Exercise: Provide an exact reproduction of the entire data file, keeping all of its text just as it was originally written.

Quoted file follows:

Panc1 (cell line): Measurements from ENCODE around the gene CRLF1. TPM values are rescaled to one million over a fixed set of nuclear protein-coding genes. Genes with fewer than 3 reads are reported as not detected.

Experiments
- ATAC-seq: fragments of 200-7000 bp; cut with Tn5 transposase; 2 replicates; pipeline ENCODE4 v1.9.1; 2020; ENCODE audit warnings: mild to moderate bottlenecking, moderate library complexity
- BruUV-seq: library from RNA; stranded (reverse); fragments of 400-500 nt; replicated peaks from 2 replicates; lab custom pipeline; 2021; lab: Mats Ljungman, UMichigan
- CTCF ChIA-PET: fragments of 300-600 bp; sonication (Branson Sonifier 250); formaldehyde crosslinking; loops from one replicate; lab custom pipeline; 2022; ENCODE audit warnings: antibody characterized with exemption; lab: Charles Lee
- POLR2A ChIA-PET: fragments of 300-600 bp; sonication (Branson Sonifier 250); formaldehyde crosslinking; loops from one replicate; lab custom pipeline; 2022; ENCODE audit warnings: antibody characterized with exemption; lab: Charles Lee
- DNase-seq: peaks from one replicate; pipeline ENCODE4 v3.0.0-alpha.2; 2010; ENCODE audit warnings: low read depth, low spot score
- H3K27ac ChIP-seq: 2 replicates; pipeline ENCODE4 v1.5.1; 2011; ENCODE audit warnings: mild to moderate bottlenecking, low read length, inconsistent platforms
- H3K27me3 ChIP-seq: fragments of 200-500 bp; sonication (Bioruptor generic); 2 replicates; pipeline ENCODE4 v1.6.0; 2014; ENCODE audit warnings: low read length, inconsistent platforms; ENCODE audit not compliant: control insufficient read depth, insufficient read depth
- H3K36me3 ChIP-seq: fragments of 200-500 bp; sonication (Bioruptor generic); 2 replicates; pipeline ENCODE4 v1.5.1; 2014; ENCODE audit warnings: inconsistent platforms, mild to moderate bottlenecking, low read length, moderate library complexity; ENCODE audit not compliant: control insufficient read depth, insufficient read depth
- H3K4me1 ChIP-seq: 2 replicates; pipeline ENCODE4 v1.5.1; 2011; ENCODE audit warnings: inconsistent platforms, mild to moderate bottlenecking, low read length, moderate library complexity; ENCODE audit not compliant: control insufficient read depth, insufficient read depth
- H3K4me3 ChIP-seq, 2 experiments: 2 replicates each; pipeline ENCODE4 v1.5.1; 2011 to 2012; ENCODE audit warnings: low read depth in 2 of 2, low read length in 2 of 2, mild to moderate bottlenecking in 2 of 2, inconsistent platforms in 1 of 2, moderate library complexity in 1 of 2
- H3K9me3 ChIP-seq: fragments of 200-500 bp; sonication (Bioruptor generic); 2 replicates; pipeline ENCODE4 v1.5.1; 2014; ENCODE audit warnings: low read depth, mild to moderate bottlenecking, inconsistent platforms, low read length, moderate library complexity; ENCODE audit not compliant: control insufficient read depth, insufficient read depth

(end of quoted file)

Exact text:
Panc1 (cell line): Measurements from ENCODE around the gene CRLF1. TPM values are rescaled to one million over a fixed set of nuclear protein-coding genes. Genes with fewer than 3 reads are reported as not detected.

Experiments
- ATAC-seq: fragments of 200-7000 bp; cut with Tn5 transposase; 2 replicates; pipeline ENCODE4 v1.9.1; 2020; ENCODE audit warnings: mild to moderate bottlenecking, moderate library complexity
- BruUV-seq: library from RNA; stranded (reverse); fragments of 400-500 nt; replicated peaks from 2 replicates; lab custom pipeline; 2021; lab: Mats Ljungman, UMichigan
- CTCF ChIA-PET: fragments of 300-600 bp; sonication (Branson Sonifier 250); formaldehyde crosslinking; loops from one replicate; lab custom pipeline; 2022; ENCODE audit warnings: antibody characterized with exemption; lab: Charles Lee
- POLR2A ChIA-PET: fragments of 300-600 bp; sonication (Branson Sonifier 250); formaldehyde crosslinking; loops from one replicate; lab custom pipeline; 2022; ENCODE audit warnings: antibody characterized with exemption; lab: Charles Lee
- DNase-seq: peaks from one replicate; pipeline ENCODE4 v3.0.0-alpha.2; 2010; ENCODE audit warnings: low read depth, low spot score
- H3K27ac ChIP-seq: 2 replicates; pipeline ENCODE4 v1.5.1; 2011; ENCODE audit warnings: mild to moderate bottlenecking, low read length, inconsistent platforms
- H3K27me3 ChIP-seq: fragments of 200-500 bp; sonication (Bioruptor generic); 2 replicates; pipeline ENCODE4 v1.6.0; 2014; ENCODE audit warnings: low read length, inconsistent platforms; ENCODE audit not compliant: control insufficient read depth, insufficient read depth
- H3K36me3 ChIP-seq: fragments of 200-500 bp; sonication (Bioruptor generic); 2 replicates; pipeline ENCODE4 v1.5.1; 2014; ENCODE audit warnings: inconsistent platforms, mild to moderate bottlenecking, low read length, moderate library complexity; ENCODE audit not compliant: control insufficient read depth, insufficient read depth
- H3K4me1 ChIP-seq: 2 replicates; pipeline ENCODE4 v1.5.1; 2011; ENCODE audit warnings: inconsistent platforms, mild to moderate bottlenecking, low read length, moderate library complexity; ENCODE audit not compliant: control insufficient read depth, insufficient read depth
- H3K4me3 ChIP-seq, 2 experiments: 2 replicates each; pipeline ENCODE4 v1.5.1; 2011 to 2012; ENCODE audit warnings: low read depth in 2 of 2, low read length in 2 of 2, mild to moderate bottlenecking in 2 of 2, inconsistent platforms in 1 of 2, moderate library complexity in 1 of 2
- H3K9me3 ChIP-seq: fragments of 200-500 bp; sonication (Bioruptor generic); 2 replicates; pipeline ENCODE4 v1.5.1; 2014; ENCODE audit warnings: low read depth, mild to moderate bottlenecking, inconsistent platforms, low read length, moderate library complexity; ENCODE audit not compliant: control insufficient read depth, insufficient read depth